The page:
I love historical fiction.
For one of a number of reasons it is my favourite medium
For starters – it makes me feel intelligent. Like an educational Desperate Housewives – I can engage in a gossipy medium that actually teaches me stuff. Yeah!
Two (2): It’s a good form of escapism. Fuck watching Modern Family or like, some other pretentious shit that pretends to understand our times, historical fiction is all like – “hey, I’m old, I dunno you and you dunno me, so let’s just go about it and see what happens.” For reals I’m not intimidated…I think. It’s a safe genre – everything it talks about has already happened. It’s not scary, like futuristic novels. It’s not paranoid or dangerous, like contemporary work. It’s old news, it’s already happened. Play on!
Three (III/IIV/IIIIIIIX/ETC): It’s essentially an extension of what we already think (or know, or think we know). As much as avid readers of the genre would protest, essentially this medium is an exaggeration of what we believe the past to have already…been. Basically, it’s an egotistical adventure in proving to the recorded word that you knew best (yes, I fucking KNEW that Caesar would die!) and even in the events that you didn’t quite knew, they still fit the norms. Costume/location/characters etc. Which leads into point 4 (or is still part of point 3, I’m not sure).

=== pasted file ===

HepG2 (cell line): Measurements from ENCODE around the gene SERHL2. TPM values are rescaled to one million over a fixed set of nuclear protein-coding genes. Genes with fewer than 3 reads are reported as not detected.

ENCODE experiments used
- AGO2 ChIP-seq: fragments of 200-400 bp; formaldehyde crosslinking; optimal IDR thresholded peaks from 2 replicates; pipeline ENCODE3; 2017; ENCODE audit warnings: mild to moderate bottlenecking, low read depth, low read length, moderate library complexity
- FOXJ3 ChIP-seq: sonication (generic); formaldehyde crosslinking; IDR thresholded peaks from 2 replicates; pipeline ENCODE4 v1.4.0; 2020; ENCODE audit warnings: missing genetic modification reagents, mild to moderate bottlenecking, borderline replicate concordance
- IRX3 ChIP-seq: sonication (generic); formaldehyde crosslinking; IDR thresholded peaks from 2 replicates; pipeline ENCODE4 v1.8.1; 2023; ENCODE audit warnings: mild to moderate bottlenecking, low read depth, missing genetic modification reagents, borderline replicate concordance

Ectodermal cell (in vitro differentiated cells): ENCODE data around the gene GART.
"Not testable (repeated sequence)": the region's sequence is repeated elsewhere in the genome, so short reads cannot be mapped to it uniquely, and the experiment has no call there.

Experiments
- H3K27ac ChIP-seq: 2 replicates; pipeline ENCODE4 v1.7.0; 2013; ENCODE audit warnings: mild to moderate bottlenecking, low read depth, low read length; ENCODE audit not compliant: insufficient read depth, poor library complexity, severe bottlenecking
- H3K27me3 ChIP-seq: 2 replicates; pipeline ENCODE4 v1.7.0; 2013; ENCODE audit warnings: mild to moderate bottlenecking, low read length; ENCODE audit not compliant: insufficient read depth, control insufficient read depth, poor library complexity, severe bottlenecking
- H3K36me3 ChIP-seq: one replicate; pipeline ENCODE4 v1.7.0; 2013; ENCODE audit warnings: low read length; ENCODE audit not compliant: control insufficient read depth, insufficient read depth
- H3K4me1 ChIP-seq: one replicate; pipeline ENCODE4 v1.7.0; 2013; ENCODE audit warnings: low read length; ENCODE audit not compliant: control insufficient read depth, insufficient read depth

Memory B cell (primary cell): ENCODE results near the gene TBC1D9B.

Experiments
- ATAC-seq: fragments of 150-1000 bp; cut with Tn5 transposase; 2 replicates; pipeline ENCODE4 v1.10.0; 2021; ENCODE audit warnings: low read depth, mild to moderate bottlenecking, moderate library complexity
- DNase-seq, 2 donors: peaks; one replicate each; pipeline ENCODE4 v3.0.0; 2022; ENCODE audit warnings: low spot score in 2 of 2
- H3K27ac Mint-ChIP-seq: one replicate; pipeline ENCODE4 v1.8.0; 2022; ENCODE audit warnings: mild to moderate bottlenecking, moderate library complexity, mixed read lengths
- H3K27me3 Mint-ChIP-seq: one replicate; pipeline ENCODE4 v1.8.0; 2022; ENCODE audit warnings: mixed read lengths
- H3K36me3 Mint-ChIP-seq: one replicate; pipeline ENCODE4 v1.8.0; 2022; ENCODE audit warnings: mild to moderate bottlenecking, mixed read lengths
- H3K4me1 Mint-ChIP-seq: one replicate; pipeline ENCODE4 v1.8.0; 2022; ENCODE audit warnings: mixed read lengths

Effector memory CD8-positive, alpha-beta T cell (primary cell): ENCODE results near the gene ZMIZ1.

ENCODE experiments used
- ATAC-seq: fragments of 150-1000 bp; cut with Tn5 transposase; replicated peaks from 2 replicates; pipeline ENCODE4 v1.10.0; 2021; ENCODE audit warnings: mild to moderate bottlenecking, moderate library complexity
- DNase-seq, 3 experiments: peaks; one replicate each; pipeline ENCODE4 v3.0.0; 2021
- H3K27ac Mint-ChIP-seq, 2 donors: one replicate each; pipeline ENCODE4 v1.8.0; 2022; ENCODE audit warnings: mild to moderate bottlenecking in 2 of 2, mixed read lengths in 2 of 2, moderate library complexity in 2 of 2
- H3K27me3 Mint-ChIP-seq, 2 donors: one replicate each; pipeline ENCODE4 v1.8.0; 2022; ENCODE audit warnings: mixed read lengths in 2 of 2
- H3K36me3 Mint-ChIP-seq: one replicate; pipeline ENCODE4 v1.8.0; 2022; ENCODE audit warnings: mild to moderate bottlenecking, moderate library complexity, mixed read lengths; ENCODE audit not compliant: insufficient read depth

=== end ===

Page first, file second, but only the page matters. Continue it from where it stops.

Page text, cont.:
Four (kind of like 1). Historical fiction likes to prove the reader intelligent. This genre will relegate itself to suffocating the reader with detail that their imagination had created beforehand. The vast majority of these texts are fantastically written, but in reality cannot escape the paradox that they are, nonetheless, written by people who reside in the same time as the meagre reader who is subjected to the role as the Neanderthal consumer who should be amazed by every generic landscape created by the bored faux-historian. Often, the result is a bewildered reader left to muse to his/her friends that “it was like I was there” when they really wanted to say “It was a great story.” The language/dialogue/setting makes you feel you have gone back in time whilst you sit on your sofa scoffing ice magic from the bottle. The reality is that the writer is probably doing the same.
Essentially, we are the product of our time – we cannot change that and, well, we should certainly not try and change it. I would simply prefer a greater level of introspection when dealing with the matter of the past (regardless of the wank this would invoke). There is much to learn from the past – it will shape our future.